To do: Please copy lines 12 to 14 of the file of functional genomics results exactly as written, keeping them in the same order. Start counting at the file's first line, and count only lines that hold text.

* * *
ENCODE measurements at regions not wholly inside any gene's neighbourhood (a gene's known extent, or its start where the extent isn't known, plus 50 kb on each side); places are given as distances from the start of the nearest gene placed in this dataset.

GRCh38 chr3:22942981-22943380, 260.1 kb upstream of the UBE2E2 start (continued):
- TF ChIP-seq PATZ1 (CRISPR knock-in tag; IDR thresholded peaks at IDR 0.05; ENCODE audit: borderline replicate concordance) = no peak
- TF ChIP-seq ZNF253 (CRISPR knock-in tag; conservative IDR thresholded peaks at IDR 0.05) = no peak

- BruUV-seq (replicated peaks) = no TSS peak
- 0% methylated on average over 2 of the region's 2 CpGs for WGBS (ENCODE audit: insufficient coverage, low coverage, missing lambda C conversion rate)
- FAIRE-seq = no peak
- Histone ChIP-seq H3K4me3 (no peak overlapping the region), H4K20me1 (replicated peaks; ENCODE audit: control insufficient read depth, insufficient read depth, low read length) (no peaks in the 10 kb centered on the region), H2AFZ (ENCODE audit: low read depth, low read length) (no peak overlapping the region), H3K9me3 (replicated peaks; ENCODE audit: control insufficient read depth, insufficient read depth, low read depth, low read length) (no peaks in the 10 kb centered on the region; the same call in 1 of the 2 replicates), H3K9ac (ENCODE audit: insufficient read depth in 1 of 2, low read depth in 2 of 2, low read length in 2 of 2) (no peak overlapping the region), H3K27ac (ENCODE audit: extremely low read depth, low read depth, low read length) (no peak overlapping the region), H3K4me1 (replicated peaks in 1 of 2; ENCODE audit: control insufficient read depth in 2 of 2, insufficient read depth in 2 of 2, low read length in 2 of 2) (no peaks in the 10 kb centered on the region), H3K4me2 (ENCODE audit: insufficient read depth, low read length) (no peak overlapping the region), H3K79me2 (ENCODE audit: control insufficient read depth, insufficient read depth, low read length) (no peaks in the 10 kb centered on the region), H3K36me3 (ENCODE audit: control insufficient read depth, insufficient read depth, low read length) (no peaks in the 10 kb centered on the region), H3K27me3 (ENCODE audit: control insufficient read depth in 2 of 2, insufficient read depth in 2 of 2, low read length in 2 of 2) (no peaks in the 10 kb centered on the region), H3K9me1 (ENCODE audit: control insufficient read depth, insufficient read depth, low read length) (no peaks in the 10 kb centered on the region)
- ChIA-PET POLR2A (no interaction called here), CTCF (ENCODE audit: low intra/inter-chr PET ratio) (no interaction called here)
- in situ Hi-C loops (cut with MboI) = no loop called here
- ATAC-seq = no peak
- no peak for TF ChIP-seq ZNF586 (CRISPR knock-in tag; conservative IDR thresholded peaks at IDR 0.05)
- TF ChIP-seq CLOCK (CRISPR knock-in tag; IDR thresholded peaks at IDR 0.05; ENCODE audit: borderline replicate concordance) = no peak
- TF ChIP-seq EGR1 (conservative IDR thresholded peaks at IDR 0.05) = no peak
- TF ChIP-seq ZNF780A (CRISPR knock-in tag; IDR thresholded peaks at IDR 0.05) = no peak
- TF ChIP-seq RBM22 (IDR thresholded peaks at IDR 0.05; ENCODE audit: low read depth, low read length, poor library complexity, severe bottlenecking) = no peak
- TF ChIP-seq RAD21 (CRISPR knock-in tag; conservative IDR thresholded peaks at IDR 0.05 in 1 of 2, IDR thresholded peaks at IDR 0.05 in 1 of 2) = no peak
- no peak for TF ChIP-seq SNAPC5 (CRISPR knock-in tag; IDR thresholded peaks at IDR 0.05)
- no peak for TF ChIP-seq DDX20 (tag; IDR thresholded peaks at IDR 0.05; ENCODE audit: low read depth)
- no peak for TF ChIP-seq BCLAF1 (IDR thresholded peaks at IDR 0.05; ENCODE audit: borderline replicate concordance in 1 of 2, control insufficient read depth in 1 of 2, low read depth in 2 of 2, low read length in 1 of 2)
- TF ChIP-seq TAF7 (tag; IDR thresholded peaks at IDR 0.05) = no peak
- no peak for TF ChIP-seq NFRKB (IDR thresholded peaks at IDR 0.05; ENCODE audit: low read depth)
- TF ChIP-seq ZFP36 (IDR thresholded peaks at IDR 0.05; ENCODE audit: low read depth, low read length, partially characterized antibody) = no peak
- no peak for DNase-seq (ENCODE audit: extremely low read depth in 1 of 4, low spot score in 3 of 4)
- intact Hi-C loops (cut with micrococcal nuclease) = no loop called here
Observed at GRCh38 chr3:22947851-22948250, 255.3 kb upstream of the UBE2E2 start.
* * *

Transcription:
- no peak for TF ChIP-seq ZNF586 (CRISPR knock-in tag; conservative IDR thresholded peaks at IDR 0.05)
- TF ChIP-seq CLOCK (CRISPR knock-in tag; IDR thresholded peaks at IDR 0.05; ENCODE audit: borderline replicate concordance) = no peak
- TF ChIP-seq EGR1 (conservative IDR thresholded peaks at IDR 0.05) = no peak